Exploring Canada’s National Parks in the land of the Midnight Sun
The days are getting longer in Canada’s Arctic. The sea ice is breaking up, Arctic heather is poking through the snow-covered tundra and the arrival of the migratory snow bunting is days away. Summer is right around the corner. And today, in close collaboration with Parks Canada, we’re thrilled to share a glimpse of Canada’s Northern National Parks and the high north’s breathtaking summer season through the lens of Street View and Google Maps.
These are some of Canada’s most remote National Parks. In spite of challenges posed by this vast geography, the far north also presented a unique opportunity. For example, Ivvavik National Park looks as bright and sunny as midday. But Parks Canada operators were collecting this imagery close to midnight, taking advantage of the far north’s endless summer days.
Virtual visitors can marvel at the sweeping glaciers and dramatic fjords of Auyuittuq, discover the British Mountains and the Firth River Valley in Ivvavik, and immerse themselves in Tuktut Nogait’s stunning canyons and waterfalls along the rugged Brock River.
And, not to be missed, be sure to check out the spectacular towering peaks of the Torngat Mountains, the grandeur of Canada's only salt plains and take a Street View stroll in the historic Sweetgrass bison corrals of Wood Buffalo National Park – Canada’s largest national park.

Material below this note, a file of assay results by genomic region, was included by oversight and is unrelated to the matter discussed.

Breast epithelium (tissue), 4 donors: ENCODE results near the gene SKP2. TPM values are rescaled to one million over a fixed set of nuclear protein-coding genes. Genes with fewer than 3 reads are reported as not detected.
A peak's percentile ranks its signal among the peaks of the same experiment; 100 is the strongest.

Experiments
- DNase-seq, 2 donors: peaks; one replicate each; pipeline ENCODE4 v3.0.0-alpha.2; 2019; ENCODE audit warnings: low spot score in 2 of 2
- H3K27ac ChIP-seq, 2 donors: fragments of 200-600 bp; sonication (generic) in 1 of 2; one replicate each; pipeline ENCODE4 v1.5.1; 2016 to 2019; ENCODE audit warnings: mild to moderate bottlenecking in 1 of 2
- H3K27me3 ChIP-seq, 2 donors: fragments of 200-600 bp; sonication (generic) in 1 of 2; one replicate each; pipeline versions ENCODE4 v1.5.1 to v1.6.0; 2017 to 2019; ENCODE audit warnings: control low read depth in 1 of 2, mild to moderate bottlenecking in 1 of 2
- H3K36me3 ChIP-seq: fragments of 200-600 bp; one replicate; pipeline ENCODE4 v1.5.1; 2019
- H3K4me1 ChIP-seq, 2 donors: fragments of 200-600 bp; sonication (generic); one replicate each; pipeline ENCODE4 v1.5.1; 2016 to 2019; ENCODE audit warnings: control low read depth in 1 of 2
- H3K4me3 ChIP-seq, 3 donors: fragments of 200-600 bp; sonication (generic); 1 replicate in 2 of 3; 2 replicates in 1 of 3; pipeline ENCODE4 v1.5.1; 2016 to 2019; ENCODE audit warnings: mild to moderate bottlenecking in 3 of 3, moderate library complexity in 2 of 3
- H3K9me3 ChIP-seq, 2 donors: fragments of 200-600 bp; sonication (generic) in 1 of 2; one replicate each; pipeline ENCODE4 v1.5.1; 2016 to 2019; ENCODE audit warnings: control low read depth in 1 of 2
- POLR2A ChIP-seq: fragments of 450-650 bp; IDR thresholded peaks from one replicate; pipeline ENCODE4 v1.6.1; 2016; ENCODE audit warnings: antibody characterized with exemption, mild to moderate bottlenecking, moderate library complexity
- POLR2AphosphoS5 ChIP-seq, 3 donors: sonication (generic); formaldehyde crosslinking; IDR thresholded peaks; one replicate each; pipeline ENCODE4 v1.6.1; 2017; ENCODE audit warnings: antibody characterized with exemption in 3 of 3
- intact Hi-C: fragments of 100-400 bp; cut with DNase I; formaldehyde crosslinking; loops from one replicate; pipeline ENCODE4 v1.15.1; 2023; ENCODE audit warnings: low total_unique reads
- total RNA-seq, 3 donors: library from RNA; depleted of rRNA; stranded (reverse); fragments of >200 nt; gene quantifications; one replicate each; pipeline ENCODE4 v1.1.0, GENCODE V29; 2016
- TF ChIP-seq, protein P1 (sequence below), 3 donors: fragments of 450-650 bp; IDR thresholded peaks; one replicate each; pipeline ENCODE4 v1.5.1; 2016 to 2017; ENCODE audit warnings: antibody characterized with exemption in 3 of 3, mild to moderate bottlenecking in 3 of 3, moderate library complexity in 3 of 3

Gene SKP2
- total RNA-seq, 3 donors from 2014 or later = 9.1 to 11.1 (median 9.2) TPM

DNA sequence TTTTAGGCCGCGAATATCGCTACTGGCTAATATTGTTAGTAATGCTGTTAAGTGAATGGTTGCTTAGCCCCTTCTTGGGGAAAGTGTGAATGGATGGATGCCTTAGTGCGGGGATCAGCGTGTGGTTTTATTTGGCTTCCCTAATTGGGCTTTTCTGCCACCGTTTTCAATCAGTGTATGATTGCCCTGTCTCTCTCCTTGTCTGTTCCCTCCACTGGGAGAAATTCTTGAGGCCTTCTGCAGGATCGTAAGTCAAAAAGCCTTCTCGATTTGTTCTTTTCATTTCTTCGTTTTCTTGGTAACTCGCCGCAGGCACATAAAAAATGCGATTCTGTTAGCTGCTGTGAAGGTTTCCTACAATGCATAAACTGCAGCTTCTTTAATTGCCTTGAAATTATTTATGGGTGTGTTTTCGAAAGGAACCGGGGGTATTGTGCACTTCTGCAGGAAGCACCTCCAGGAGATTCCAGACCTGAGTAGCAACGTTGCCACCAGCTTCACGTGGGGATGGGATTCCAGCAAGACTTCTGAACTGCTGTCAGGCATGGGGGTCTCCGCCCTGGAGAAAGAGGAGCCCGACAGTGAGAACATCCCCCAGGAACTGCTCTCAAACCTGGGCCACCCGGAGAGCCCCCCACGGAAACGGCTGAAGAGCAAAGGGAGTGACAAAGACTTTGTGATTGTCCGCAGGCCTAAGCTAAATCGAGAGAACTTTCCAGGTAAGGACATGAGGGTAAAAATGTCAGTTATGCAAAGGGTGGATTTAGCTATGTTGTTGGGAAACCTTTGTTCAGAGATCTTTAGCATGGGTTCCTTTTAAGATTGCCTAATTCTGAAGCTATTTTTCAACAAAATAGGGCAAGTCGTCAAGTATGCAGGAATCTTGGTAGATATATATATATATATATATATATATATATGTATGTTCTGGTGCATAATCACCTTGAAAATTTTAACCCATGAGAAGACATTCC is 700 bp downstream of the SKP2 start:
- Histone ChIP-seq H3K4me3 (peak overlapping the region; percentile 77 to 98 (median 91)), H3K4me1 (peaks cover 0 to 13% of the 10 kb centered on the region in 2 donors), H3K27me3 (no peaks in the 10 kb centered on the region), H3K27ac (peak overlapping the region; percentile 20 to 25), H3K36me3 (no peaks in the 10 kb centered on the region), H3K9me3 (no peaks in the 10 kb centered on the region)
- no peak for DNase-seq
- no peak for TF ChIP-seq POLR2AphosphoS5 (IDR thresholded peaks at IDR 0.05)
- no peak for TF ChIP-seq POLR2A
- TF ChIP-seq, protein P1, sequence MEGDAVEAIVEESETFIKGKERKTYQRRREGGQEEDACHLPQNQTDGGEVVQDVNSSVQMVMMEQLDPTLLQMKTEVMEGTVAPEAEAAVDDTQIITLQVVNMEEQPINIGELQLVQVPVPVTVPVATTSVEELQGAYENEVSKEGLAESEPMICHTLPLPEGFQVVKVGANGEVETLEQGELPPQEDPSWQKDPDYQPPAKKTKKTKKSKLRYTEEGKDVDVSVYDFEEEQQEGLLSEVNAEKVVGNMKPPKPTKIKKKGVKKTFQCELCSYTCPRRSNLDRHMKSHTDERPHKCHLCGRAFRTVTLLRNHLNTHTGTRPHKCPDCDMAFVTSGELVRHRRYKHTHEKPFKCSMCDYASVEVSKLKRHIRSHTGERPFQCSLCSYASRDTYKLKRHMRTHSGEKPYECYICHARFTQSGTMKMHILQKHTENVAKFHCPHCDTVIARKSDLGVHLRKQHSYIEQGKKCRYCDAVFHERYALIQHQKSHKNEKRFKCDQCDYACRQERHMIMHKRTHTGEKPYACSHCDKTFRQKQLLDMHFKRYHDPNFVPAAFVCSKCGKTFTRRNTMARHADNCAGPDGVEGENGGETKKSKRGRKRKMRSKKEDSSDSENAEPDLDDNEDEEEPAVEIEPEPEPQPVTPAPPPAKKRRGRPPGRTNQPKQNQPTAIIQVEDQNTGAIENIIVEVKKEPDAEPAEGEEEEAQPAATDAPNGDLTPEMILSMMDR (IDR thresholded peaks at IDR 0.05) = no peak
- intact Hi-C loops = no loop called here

Ivvavik National Park Ivvavik National Park protects a portion of the calving grounds of the Porcupine caribou herd. Some of the imagery from Ivvavik was collected as late as 11pm.
Torngat Mountains National Park From the Inuktitut word Torngait, meaning “place of spirits,” the Torngat Mountains have been home to Inuit and their predecessors for thousands of years.
Tuktut Nogait National Park Overlooking La Roncière Falls in Tuktut Nogait National Park and the Hornaday River’s awe-inspiring canyons and waterfalls.
Auyuittuq National Park Auyuittuq National Park images were gathered primarily from the water. The Street View Trekker was positioned on a boat which sailed along the park's coastline.
Since starting work together in 2013, Parks Canada and Google have collected imagery from over a hundred of Canada’s national parks, national historic sites and national marine conservation areas. Our work in the north, however, is not finished and we look forward to connecting Canadians and the world to more of our country’s majestic northern national parks in the near future.
In the meantime, enjoy a trip north on Google Maps... the Arctic summer sun is not going down on these amazing Street View images anytime soon.